simmons hc collab 070621CHICAGO – Last week, Gov. JB Pritzker announced funding for equity-focused health care collaboratives across Illinois. The Chicago North Side Collaborative will help increase health care equity for lower-income and BIPOC residents in the area – particularly in the LGBTQ and Asian American communities.

“This initiative should help provide more 7th District residents with a pathway to specialty care who otherwise have been very poorly served by our healthcare system,” said State Senator Mike Simmons, who represents much of the collaborative’s coverage area. “This collaborative is intended to help ensure more residents get the full scope of care that they need. I look forward to seeing how these partnerships work over the coming months and years to start closing the gaps in access to specialty care for our residents who need much better and more comprehensive treatment than they have received.”

The Chicago North Side Collaborative is one of eight collaboratives receiving funding statewide. Among the organizations participating in the North Side Collaborative are Swedish Hospital, Erie Family Health Centers, Heartland Health Centers, Hamdard Healthcare, Family Health Center, Howard Brown Health, and MedEx Ambulance Service. Also participating is Asian Human Services, which State Senator Ram Villivalam (D-Chicago) believes will be of immense help to the Asian-American community.

“The Asian Human Services’ Family Health Center offers inclusive, culturally competent health services to Asian American and other underserved communities in our area,” Villivalam said. “This investment will ensure that all our neighbors have access to quality health services.”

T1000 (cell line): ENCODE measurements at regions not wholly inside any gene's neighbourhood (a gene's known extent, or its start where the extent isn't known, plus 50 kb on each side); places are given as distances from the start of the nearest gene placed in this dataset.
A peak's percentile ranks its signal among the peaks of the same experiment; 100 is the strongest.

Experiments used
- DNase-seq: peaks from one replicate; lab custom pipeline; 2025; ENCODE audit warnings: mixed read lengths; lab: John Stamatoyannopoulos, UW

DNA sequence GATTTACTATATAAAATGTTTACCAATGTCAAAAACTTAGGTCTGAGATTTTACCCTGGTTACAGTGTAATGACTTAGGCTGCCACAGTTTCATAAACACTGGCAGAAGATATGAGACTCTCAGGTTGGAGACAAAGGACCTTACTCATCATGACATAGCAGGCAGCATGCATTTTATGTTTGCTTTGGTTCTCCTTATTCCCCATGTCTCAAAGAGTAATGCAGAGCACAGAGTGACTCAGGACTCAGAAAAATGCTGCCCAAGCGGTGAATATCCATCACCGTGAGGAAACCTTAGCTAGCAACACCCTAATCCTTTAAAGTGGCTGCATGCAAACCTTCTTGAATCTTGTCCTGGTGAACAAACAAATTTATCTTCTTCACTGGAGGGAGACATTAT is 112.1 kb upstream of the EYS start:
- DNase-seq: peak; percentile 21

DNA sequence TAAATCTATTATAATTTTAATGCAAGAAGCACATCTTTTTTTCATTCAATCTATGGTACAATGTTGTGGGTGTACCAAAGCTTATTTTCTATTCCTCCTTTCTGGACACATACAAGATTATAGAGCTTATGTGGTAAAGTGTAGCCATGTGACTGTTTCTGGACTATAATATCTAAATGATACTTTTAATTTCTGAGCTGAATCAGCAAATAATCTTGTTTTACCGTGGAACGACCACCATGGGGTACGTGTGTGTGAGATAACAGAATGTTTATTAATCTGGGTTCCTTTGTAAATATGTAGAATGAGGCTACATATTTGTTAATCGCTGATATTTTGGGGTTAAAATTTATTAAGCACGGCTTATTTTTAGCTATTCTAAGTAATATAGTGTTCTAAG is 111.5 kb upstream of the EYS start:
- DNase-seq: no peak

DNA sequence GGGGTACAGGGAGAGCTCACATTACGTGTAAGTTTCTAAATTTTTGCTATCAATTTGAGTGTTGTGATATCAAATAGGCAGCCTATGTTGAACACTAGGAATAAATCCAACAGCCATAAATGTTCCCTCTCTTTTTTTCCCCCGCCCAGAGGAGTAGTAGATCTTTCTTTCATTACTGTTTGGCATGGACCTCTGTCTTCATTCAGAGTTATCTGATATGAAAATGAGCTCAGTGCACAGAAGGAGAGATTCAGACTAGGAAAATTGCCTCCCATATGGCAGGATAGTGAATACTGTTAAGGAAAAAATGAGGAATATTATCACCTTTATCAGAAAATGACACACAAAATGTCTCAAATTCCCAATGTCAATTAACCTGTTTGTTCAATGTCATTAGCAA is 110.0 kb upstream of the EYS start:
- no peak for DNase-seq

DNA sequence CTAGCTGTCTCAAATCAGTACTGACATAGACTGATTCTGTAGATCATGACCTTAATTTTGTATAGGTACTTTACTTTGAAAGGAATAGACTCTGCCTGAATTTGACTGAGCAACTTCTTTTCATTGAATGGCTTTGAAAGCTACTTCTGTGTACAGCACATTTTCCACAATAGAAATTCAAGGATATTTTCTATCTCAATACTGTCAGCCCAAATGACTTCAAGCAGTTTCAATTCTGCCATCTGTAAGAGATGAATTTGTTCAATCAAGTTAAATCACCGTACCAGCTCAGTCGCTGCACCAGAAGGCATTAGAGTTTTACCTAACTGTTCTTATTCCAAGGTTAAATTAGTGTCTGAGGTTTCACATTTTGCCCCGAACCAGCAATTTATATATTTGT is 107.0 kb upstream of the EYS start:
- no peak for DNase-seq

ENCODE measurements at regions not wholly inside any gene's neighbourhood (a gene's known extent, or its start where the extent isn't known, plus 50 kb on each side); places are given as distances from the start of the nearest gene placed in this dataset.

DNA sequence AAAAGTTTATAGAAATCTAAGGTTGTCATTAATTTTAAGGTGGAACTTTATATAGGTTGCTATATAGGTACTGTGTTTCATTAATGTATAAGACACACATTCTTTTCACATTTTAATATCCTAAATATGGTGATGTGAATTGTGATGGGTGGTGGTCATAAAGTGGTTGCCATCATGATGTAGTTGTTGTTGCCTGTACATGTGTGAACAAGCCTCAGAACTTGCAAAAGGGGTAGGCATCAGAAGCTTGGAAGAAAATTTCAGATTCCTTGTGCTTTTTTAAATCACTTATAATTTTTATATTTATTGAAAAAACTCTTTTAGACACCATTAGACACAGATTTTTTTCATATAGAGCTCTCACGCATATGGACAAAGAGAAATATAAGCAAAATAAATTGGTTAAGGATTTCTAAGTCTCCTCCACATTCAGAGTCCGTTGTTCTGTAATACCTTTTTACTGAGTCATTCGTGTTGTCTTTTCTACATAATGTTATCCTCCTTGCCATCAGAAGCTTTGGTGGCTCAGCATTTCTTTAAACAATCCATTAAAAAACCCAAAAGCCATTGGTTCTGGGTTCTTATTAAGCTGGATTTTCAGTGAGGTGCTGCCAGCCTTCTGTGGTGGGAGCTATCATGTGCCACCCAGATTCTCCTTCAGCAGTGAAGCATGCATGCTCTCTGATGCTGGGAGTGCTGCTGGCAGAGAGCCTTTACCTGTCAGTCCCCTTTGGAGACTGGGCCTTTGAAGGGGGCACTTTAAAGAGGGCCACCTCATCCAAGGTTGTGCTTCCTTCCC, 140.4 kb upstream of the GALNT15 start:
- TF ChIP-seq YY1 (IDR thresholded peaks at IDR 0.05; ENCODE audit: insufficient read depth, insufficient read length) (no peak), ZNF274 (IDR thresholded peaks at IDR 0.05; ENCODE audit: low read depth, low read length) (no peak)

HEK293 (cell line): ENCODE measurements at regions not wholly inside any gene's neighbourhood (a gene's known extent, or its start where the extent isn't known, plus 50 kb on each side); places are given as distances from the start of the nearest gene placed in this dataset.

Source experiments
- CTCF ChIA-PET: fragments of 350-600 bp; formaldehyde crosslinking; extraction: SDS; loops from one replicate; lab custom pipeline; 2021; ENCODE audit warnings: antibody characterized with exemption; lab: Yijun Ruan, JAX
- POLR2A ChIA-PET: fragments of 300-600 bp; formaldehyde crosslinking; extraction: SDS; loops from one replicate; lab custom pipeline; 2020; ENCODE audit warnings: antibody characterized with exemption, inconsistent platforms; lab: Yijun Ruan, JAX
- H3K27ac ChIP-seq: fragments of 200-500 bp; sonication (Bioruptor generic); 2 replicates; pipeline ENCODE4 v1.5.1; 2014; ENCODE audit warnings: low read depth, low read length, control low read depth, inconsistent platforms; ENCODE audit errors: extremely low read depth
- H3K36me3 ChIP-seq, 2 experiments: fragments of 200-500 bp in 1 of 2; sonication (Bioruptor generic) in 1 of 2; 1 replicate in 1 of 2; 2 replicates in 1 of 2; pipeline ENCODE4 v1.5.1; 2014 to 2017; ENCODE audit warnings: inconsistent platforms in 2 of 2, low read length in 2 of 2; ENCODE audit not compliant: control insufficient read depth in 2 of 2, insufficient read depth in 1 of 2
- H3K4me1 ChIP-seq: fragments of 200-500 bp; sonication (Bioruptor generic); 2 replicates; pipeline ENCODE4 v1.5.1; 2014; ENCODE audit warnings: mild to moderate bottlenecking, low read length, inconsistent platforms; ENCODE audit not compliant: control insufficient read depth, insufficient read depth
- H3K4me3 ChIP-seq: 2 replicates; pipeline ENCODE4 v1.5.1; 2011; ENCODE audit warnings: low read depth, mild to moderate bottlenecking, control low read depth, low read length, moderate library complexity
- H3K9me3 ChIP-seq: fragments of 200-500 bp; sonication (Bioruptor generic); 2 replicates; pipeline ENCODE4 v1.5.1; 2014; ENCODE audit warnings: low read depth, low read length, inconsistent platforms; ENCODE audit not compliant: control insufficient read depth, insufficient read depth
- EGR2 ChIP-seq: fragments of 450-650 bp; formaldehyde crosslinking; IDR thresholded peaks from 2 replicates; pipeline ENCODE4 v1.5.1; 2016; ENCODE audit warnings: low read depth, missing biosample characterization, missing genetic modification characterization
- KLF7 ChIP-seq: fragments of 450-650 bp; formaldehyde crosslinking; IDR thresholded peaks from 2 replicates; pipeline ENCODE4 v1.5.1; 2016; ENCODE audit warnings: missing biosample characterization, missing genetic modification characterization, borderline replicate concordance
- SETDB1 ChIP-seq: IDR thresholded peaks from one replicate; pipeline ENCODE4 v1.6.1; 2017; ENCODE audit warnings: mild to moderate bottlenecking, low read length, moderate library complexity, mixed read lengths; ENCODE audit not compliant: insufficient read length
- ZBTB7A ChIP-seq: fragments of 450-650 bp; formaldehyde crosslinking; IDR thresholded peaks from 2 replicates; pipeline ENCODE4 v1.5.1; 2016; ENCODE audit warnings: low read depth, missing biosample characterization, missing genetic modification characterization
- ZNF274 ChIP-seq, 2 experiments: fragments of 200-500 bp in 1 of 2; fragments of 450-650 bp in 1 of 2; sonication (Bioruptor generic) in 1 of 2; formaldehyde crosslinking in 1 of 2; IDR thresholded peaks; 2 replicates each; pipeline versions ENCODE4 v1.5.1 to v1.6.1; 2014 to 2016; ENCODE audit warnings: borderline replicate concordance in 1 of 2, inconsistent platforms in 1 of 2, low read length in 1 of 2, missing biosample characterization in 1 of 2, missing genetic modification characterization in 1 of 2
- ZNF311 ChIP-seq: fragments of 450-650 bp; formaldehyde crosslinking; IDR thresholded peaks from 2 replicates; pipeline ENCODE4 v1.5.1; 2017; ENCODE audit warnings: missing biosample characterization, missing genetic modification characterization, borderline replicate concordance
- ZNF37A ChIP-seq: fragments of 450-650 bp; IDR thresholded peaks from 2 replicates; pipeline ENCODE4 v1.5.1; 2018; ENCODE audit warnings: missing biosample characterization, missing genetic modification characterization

The goal of the collaboratives is to reimagine health care in Illinois by reducing inequality, improving outcomes, and addressing systemic issues that result in lack of quality health care in underserved communities. The focus on equity is particularly important to Senator Patricia Van Pelt (D-Chicago).

“The systemic issues in our health care system have held back Black and Brown residents for generations—it’s time for a change,” said Van Pelt. “This new equity-driven model of care has the potential to foster better health and wellness in the communities that need that support the most.”

The new collaboratives are intended to address disparities in all underserved communities, including Latinx communities. State Senator Cristina Pacione-Zayas applauded the announcement and what it means for communities of color across the state.

“The pandemic has highlighted and exacerbated inequities in the health care system. While measures like the Black Caucus’ health care pillar have taken necessary steps to improve equity and access, this collaborative will do even more to address existing issues,” Pacione-Zayas said. “The funding will allow hospitals to start breaking down barriers to specialty care in our most vulnerable communities, which will improve residents’ quality of life and may even help save lives.”

In total, nearly $95 million will be allocated for eight collaboratives across Illinois. More information about the program can be found here.